In July, Alachua County revoked a special exception permit that allowed Haven Acres Cat Sanctuary to operate.

In a June interview, Alachua County Code Enforcement Director Rick Wolf said, “The basis for requesting revocation is because of failure to comply with numerous conditions.”

One such violation was the keeping of nearly 700 cats, well beyond the 200-cat limit placed on the facility.

Pennie and Steve Lefkowitz, who operated Haven Acres, apparently did not publicly object to the revocation.

Wolf said occasional odor complaints from neighboring homeowners in the Edgemoor neighborhood would prompt a closer look.  But after he and other code enforcement officers visited the site in February, Wolf said his office was unable to substantiate complaints that would have violated the odor management plan.

The feline population at the sanctuary reportedly ballooned between February and June, in part because organizations from as far away as Orlando were sending cats to the sanctuary according to Flagler.

Flagler estimates the cost to the County for the seizure operation and caring for the felines will be about $35,000.  Most of that cost accounts for the overtime involved with operating two separate animal shelters.  He said the operation has cost the HSUS an estimated $400,000.

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Members of United State Senator Marco Rubio’s office will be visiting Newberry next week.

The senator’s office will be holding mobile office hours at Newberry City Hall Tuesday, Aug. 16 from 2:30 p.m. until 4:30 p.m.

Rubio’s staff will be available to meet and assist the general public with federal issues, his office said in a release Monday.

Newberry City Hall is located at 25440 West Newberry Road, Newberry, Fla. 32669.  Rubio’s regional office in Jacksonville may be reached at 904-398-8586.

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Alachua to continue four-day work week

It came with a unanimous approval Monday as commissioners gave the go ahead to keep official City hours Monday through Thursday from 7:30 a.m. until 6 p.m.  The move came as Deputy City Clerk Alan Henderson delivered a report to the commission that the four-day work week instituted last year has resulted in a measurable savings.

Last year, commissioners voted 4-1 to move the city from a standard Monday through Friday work week to a four-day schedule in an effort to save money.

With about three-quarters of the year under the new schedule, Henderson said the City had saved nearly $18,000 in utility costs alone.  Also saved was an estimated 1,188 gallons of fuel.

Although he originally opposed the four-day work week, Vice-Mayor Ben Boukari, Jr. went along Monday with a motion from Commissioner Robert Wilford to continue the hours.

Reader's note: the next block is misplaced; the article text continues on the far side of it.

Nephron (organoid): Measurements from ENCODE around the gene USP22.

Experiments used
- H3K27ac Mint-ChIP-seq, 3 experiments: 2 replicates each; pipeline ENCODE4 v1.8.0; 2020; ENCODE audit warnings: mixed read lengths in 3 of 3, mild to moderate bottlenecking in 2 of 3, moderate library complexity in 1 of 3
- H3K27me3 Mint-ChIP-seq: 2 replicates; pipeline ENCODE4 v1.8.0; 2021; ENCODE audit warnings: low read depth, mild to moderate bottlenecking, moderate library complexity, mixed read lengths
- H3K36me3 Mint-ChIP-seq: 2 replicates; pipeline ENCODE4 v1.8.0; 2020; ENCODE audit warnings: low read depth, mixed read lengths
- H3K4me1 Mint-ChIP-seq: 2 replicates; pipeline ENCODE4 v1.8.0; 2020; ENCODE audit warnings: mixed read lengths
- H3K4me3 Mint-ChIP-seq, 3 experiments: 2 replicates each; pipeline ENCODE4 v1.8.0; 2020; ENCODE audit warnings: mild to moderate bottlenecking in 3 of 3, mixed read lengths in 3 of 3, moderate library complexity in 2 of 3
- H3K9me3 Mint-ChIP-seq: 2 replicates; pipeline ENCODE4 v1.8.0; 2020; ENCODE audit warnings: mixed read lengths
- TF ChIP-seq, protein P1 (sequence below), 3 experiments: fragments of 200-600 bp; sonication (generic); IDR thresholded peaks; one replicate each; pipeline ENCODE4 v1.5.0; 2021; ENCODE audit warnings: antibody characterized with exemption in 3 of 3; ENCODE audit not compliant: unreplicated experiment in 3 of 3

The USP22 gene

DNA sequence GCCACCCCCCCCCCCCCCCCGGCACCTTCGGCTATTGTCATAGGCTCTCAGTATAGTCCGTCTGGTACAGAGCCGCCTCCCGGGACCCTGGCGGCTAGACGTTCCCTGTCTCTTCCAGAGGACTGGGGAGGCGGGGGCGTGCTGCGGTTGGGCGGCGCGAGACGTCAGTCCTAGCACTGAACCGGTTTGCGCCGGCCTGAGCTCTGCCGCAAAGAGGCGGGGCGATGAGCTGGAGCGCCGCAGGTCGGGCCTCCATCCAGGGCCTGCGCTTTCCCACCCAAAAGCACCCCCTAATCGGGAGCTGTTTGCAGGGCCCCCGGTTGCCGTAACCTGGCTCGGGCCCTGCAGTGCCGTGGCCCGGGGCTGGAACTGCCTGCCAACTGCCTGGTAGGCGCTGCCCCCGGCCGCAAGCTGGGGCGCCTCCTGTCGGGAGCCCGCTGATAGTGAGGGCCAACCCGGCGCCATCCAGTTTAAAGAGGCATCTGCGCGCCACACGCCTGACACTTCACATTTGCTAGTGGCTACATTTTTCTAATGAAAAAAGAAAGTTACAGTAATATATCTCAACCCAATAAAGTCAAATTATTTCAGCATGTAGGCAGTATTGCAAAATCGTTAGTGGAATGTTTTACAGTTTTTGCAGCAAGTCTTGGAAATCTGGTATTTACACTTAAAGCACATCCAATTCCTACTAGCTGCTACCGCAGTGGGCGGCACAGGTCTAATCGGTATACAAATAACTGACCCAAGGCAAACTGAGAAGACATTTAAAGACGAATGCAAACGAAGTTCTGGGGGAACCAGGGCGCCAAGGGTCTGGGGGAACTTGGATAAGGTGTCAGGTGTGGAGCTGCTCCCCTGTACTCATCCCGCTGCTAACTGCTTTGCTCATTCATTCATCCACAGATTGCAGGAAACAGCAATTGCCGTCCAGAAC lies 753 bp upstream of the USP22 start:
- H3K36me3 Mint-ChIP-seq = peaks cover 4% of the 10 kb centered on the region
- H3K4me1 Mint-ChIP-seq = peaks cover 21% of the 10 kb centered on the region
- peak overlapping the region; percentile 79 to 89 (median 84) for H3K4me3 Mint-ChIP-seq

“I was somebody who voted against this last year and have not heard much citizen complaints about the hours,” Boukari said.  “I am aware of those, who have been in contact through utilities and other places, that have seen a benefit to our citizens and residents with the times being later and earlier to be able to serve our citizens.”

Though he was in favor of continuing the four-day work week, Boukari said he wanted a review of savings to continue each year.

Commissioner Gary Hardacre said, in his observations, the extra day off didn’t result in unattended emergencies.

“I haven’t had any citizens comment in the negative on this…From what I’ve seen, emergencies coming up in the off days are still being taken care of,” he said.

Commissioners voted 5-0 to continue the four-day work week with a review of savings to be delivered again in August 2012.

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 Local businesses team up for Pump Perks Program

Today more than ever, consumers are searching for ways to save money.  And shoppers at the Hitchcock’s Market in Alachua are discovering there is more to saving money at the store than using coupons and shopping sales.

In partnership with Bob’s Mobil gas station, the grocery store has launched the Pump Perks fuel reward program.  With qualified purchases, customers can earn discounts on fuel that may result in paying as low as 10.9 cents per gallon on up to 15 gallons.

The Pump Perks program is in full swing at the Hitchcock’s Markets Alachua location at 15560 NW US Hwy 441, and the fuel rewards are redeemable at Bob’s Mobil, 16091 NW US Hwy 441 in Alachua.

“Hitchcock’s Markets is very excited to offer our Alachua customers an opportunity to earn discounts on fuel with their everyday grocery purchases,” said Hitchcock’s Wayne Josleyn. “This is an excellent partnership with Mobil that will really benefit our community.”